From AGU
    Eos news bloc

    From Eos

    13 August 2018
    György Hetényi
    Rodolphe Cattin
    Dowchu Drukpa

    1
    Taktsang, also known as the Tiger’s Nest, is a famous cliffside monastery in western Bhutan. Recent geophysical surveys have uncovered evidence of past earthquakes in this region that were much stronger than more recent events. Credit: iStock.com/KiltedArab

    In 2015, a magnitude 7.8 earthquake shook the Gorkha District of Nepal, killing more than 9,000. The memory of this event is still vivid for the residents of this central Himalayan nation.

    But farther east in the mountains, in Bhutan, many residents doubt the likelihood of a similar event happening to them. Bhutan had experienced several other earthquakes with a magnitude of about 6 during the past century. However, there was no clear evidence that Bhutan had ever seen an earthquake similar to the M7.8 Nepal event.

    Findings from recent geophysical exploration suggest that this confidence may be overly optimistic. These results have shown that the eastern Himalayas region is extremely complex compared with the rest of the mountain belt.

    The kingdom of Bhutan sets great store in its traditions and its principle of Gross National Happiness. Although its rugged terrain and remote location have allowed this kingdom to preserve its unique culture, these factors have also limited the development of international collaborations there, notably in the Earth sciences. This situation changed in 2009 after a damaging M6.1 earthquake that claimed 11 lives persuaded Bhutan to open its doors to exploration of the region’s geophysics.

    Our team studied mountain-building processes in this region after the 2009 earthquake. After 7 years of multipronged field campaigns, we learned that Bhutan’s geodynamics are as unique as its culture. The region’s crustal structure, seismicity, and deformation pattern are all different from what scientists had speculated previously.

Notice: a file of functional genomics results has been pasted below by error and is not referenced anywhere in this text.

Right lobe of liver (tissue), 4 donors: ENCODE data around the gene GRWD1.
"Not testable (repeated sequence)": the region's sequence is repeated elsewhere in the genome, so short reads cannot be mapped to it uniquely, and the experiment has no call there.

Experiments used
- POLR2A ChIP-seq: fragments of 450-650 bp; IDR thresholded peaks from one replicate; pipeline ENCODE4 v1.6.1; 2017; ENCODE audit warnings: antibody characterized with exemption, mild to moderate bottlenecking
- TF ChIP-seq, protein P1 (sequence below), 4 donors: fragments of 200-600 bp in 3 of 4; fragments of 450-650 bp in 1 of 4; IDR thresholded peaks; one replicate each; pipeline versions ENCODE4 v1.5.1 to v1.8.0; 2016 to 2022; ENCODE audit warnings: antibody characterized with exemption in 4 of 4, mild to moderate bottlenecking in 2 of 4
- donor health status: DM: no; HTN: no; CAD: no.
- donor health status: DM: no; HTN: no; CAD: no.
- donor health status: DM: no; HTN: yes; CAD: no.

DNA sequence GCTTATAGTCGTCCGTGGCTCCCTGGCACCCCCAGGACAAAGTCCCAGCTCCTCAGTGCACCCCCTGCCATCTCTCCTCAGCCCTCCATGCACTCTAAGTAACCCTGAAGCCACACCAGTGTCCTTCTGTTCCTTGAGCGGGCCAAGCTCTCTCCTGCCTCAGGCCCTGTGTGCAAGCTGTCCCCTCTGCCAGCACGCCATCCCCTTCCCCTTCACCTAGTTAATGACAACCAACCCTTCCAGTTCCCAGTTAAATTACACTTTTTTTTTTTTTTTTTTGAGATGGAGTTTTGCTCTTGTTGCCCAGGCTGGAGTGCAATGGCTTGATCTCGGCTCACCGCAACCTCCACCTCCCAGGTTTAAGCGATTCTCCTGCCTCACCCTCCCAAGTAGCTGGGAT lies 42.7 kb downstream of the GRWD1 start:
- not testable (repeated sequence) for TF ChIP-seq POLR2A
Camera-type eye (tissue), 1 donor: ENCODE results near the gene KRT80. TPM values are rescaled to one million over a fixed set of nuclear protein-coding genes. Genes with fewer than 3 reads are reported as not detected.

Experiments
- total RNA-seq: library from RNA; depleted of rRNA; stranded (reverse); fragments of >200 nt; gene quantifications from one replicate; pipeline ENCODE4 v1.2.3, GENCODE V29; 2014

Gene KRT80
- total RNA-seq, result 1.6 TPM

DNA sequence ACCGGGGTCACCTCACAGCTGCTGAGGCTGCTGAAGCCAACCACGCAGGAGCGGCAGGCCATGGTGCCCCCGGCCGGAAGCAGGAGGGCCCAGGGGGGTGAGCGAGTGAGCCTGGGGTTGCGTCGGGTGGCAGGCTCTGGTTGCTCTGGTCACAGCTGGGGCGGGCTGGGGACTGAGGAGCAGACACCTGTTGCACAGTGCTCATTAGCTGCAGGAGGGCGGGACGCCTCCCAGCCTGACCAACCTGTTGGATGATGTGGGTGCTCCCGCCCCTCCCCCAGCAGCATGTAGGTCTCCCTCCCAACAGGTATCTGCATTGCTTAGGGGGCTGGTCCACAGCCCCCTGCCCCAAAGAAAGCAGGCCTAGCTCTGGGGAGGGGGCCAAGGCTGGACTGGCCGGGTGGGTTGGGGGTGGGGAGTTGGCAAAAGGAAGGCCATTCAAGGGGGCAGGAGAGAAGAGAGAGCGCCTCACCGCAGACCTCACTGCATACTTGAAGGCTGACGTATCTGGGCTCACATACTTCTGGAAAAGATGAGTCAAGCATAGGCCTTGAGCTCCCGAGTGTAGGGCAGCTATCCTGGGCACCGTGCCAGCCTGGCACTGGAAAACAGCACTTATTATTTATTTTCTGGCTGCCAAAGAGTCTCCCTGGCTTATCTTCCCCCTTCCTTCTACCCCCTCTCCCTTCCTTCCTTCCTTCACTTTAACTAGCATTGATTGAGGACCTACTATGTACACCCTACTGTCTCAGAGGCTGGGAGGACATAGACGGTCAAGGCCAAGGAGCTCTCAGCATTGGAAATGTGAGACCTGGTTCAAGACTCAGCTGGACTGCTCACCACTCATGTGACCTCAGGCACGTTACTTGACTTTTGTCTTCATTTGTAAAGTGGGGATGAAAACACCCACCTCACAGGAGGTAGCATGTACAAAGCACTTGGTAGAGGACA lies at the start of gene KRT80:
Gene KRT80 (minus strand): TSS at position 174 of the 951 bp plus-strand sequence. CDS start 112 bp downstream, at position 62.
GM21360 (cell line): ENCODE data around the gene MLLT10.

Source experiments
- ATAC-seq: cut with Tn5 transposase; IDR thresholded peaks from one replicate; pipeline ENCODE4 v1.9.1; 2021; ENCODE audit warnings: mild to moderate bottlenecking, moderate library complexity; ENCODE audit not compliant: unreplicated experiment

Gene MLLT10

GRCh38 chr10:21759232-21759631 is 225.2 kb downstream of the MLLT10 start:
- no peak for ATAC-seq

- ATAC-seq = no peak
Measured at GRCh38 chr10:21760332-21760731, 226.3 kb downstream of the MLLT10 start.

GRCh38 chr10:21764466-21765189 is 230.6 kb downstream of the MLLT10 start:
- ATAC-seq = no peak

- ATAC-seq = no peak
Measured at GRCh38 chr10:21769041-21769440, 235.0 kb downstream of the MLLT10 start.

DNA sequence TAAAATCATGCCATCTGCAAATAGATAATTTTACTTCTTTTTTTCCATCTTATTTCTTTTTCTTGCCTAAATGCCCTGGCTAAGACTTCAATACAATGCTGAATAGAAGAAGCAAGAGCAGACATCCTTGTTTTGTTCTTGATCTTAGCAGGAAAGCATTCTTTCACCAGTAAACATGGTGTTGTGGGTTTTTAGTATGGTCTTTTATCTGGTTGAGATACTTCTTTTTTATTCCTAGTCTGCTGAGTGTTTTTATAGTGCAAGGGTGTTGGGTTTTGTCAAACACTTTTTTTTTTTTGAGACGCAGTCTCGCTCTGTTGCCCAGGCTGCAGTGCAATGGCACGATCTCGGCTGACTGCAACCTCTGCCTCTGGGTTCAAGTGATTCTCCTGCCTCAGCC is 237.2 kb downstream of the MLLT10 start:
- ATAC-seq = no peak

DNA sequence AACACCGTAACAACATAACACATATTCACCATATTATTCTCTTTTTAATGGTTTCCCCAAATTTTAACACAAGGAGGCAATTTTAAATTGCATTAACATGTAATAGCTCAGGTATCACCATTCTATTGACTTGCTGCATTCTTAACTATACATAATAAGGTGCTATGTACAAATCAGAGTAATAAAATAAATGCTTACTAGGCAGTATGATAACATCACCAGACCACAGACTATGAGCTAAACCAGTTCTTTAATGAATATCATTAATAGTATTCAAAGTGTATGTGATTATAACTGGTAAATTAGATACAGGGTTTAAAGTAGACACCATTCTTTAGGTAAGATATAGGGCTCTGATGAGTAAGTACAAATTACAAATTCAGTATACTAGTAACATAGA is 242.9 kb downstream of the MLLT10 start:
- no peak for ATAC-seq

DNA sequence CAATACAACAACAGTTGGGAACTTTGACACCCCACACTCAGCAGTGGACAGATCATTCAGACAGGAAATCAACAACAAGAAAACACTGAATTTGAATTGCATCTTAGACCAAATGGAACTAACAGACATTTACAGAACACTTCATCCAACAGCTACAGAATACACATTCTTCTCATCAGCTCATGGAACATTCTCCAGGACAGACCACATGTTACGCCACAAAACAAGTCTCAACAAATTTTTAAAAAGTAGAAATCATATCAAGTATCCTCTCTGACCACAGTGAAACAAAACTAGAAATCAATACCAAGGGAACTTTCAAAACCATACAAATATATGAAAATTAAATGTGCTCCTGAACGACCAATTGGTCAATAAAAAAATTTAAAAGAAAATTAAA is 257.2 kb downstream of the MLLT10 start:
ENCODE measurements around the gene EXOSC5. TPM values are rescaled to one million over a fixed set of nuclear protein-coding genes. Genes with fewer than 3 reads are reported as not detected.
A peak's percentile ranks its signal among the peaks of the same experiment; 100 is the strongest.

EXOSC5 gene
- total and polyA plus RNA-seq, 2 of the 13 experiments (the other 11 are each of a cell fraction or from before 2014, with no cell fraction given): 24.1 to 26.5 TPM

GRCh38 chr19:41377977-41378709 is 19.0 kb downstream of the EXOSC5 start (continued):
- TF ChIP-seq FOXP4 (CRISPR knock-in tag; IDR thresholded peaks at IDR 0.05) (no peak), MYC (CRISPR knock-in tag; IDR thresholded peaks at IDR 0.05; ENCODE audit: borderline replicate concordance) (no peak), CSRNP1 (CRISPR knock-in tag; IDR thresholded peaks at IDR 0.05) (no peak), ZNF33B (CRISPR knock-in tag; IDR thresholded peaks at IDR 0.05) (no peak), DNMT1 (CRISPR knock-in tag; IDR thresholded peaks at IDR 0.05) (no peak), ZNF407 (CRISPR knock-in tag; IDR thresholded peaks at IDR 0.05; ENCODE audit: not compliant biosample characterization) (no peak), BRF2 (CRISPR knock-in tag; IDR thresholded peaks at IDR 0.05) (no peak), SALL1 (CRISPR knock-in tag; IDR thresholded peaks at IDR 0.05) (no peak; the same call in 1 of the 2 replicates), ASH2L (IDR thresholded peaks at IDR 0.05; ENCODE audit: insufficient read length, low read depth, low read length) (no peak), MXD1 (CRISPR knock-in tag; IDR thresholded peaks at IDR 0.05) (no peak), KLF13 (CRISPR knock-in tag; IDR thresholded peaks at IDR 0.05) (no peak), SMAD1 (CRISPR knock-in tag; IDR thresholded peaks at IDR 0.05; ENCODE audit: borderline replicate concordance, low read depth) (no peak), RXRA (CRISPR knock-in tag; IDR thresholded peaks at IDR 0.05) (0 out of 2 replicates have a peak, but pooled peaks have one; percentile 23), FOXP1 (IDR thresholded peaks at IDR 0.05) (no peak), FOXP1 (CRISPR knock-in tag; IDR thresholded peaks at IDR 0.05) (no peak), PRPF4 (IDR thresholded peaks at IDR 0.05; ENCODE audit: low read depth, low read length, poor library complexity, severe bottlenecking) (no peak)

During our campaigns, we found evidence that at least one M8 earthquake had, in fact, occurred in Bhutan. This means that other earthquakes of this magnitude could occur in the region again [Hetényi et al., 2016b; Berthet et al., 2014; Le Roux-Mallouf et al., 2016].

    A Different Plate?

    Although the western and central Himalayan arc curves gently from Pakistan to Sikkim and has a low-lying foreland, the eastern third curves more sharply and has significant topographical relief south of the mountain belt, namely, the Shillong Plateau and neighboring hills (Figure 1). Previous studies proposed that these structures accommodate part of the India-Eurasia tectonic plate convergence. These earlier studies also proposed that the great 1897 Assam earthquake (M8.1) had relieved some of the strain between these converging tectonic plates, thereby lowering earthquake hazard in Bhutan.

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    Fig. 1. Topographic map of the 2,500-kilometer-long Himalayan arc and surrounding region, with formerly (yellow) and newly (pink) cataloged seismicity. The dextral fault zone (white arrows) between Sikkim and the Shillong Plateau marks the break of the India plate, east of which a zone of complex 3-D deformation begins. Red dates mark the three largest earthquakes mentioned in the text. Green lines mark the surface trace of the megathrust along which the India plate underthrusts the Himalayan orogen, as well as the thrust faults bounding the Shillong Plateau. Political boundaries are shown for reference. Abbreviations: Pl. = plateau; Pr. = Pradesh; Sik. = Sikkim.